What’s in a name? The story of Woodchip & Magnolia

What’s in a name? The story of Woodchip & Magnolia

You may have noticed that our name is at odds with our wallpaper. We don’t sell woodchip, we don’t advocate the use of neutral paint, and we use a lot of strong colours and gorgeous patterns. We love a quirky twist to everything we do, which may give you a clue as to the reasons for our identity. Playing on the tongue in cheek nature of more playful interiors, Woodchip & Magnolia is the antithesis of all that is evoked when hearing the words that make it up. Because, as our UK audience will know, woodchip – sometimes known as ‘the devil’s wallpaper’ – is an enemy to the interior decorator and modern homeowner alike. As for magnolia? It’s not a colour you’d get out of bed for (though shades of grey are taking the nation by storm!)

For those of you unfamiliar with the former fads, first of all, lucky you. Secondly, we’re here to explain what the two are, and give an idea as to why we’re approaching things differently.


Like its good friend the avocado bathroom suite, woodchip wallpaper is a throwback to the 1970’s – the era voted most shocking for home décor. Oops. A nightmare to remove, woodchip wallpaper consists of two layers of paper, sandwiching a layer of wood fibre. It was once the height of fashion, accompanied by shag pile carpets and bright orange everything, but while design trends are cyclical, woodchip is one 70’s craze unlikely to make a comeback. Falling from extreme popularity to a reason 40% of buyers wouldn’t make an offer on a house, woodchip is not only unpleasant to the modern eye and difficult to remove, it’s often also a cover up for bigger problems. An inexpensive alternative to plasterwork, woodchip was used back in the day to hide cracks and unevenness, with many people wallpapering over it instead of removing it once they’d become bored – the horror that hides in our houses. By the 1990’s, woodchip was a topic of open disdain, with Sheffield rock band, Pulp, very catchily solidifying its place in British pop culture with the lyrics: “her house was very small, with woodchip on the wall” (let’s all meet up in the year 2000.)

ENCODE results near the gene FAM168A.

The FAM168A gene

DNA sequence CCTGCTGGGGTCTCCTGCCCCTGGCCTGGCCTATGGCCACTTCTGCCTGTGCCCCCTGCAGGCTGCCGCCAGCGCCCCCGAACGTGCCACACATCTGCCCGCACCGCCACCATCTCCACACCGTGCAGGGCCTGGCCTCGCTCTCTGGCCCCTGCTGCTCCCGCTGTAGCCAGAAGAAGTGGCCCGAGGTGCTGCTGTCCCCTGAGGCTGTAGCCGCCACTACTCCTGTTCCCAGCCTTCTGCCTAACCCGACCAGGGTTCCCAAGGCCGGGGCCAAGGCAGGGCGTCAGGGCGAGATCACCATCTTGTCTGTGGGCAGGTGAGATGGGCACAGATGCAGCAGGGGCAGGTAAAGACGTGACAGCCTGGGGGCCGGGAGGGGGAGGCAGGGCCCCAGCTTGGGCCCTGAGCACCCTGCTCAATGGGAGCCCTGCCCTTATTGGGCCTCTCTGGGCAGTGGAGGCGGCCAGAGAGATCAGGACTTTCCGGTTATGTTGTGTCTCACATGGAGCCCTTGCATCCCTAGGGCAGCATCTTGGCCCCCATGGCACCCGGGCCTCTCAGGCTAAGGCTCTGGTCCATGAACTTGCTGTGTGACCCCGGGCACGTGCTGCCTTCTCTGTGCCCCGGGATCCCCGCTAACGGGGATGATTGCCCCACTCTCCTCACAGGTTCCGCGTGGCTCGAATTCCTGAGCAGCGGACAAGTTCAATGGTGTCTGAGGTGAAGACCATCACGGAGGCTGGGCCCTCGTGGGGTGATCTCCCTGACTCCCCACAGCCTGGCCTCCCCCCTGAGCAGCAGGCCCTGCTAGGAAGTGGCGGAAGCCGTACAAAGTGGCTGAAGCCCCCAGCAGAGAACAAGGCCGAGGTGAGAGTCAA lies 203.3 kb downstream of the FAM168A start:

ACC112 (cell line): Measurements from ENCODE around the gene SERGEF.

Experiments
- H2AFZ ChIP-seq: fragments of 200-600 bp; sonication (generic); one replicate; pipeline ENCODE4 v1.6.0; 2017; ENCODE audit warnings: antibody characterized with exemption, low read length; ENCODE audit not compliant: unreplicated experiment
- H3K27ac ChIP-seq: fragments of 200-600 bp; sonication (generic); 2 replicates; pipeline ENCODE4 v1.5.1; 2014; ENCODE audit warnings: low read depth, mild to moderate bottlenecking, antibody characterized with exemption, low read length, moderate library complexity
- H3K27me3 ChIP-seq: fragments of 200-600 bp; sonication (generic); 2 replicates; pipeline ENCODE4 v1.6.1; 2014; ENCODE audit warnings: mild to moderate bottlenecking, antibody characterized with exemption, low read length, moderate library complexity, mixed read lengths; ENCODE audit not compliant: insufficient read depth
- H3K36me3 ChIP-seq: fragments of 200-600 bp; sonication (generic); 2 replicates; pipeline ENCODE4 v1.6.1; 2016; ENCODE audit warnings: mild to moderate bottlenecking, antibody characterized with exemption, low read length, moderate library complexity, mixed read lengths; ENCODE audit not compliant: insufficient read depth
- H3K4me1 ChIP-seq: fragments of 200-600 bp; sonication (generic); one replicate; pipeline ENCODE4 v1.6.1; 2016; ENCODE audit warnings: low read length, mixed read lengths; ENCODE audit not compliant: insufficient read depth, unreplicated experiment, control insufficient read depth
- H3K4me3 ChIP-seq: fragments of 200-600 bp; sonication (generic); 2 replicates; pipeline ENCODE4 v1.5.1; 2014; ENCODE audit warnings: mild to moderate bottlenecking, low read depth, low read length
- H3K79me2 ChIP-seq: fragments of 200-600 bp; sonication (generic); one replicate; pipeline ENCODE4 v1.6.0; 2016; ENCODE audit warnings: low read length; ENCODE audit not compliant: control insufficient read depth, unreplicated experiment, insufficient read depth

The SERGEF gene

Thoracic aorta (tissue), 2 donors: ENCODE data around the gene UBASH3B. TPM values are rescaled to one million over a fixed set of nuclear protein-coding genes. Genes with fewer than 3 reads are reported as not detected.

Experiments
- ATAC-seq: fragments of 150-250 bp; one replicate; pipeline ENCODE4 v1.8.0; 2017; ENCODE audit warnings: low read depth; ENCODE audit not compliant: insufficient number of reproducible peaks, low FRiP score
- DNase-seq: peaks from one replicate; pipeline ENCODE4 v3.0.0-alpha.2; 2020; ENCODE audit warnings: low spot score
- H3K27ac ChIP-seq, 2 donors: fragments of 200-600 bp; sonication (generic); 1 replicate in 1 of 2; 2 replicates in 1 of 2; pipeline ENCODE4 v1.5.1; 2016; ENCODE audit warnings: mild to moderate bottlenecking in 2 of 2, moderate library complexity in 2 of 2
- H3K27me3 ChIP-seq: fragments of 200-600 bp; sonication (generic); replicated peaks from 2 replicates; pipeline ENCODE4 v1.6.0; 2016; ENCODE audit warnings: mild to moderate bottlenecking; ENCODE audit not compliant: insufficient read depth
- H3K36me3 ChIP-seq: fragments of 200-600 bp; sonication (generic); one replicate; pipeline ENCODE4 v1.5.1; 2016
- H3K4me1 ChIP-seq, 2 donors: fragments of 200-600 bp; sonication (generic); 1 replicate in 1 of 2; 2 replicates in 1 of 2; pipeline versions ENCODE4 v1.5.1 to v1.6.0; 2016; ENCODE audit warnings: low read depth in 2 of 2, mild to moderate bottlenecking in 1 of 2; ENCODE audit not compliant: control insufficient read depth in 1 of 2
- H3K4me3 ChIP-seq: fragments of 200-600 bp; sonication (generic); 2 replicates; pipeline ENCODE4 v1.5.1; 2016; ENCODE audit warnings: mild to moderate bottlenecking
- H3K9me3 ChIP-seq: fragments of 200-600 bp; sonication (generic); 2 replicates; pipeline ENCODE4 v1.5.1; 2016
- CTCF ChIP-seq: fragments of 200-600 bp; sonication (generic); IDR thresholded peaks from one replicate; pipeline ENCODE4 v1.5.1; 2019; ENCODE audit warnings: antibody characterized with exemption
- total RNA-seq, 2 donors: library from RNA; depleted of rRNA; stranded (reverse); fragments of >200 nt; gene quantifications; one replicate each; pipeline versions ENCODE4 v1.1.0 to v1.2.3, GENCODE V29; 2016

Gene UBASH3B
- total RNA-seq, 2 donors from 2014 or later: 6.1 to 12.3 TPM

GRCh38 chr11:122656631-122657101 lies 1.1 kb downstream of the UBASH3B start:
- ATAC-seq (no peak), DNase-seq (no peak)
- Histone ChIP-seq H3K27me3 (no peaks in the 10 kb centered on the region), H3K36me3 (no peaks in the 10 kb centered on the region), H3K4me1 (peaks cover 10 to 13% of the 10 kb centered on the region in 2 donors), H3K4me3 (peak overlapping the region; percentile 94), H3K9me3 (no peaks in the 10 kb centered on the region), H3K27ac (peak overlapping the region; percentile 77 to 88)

Magnolia, on the other hand, is an inoffensive paint colour. Rising through the ranks to become #1, magnolia was the go to in the decade following woodchip. With their shoulder pads, power suits and impossibly big hair, the people of the 80’s took a real shine to the warming shade, a colour that made rooms look lighter, brighter and more matchy matchy whatever the furniture they chose to pair it with. A neutral that claimed to go with anything (we’ll have to agree to disagree on that one), magnolia was once the failsafe wall covering when trying to rent out or sell your home, as it provided such a blank canvas and, thanks to an already yellow tint, also hid a multitude of sins – chain smoking indoors, for example, and a lack of control over sticky little hands. Magnolia, though not well loved by the renters that have to live with it, has maintained popularity over the years. Thanks to a change in lightbulbs, however, the colour is now at risk of falling out of favour – white lighting isn’t quite as forgiving as yellow. In its place? Grey. But there are other options.


Woodchip & Magnolia

Replacing the dull and the conventional (or, the woodchip and the magnolia), Woodchip & Magnolia digital wallpapers are that other option, and they are breaking all the rules. Vibrant and as easy to put up as it is to take down, our wallpaper is the perfect way to add life to your home – even a rented one, since removal doesn’t leave a residue. For those with enthusiasm, a little fire and an itch to try something different, Woodchip & Magnolia is the exact opposite of its name. It’s fun, it’s personal, and it likes to leave you thinking. Adding humour and personality, our brand aims to brighten the rooms of Britain (and the wider world) with pops of colour and eclectic nods to the world outdoors. Botanicals, fruits, even brickwork – we have it all. And why? Because if walls need not be boring, why should we be?

And, for that matter, why should you?

Leave a comment

Please note, comments must be approved before they are published

This site is protected by reCAPTCHA and the Google Privacy Policy and Terms of Service apply.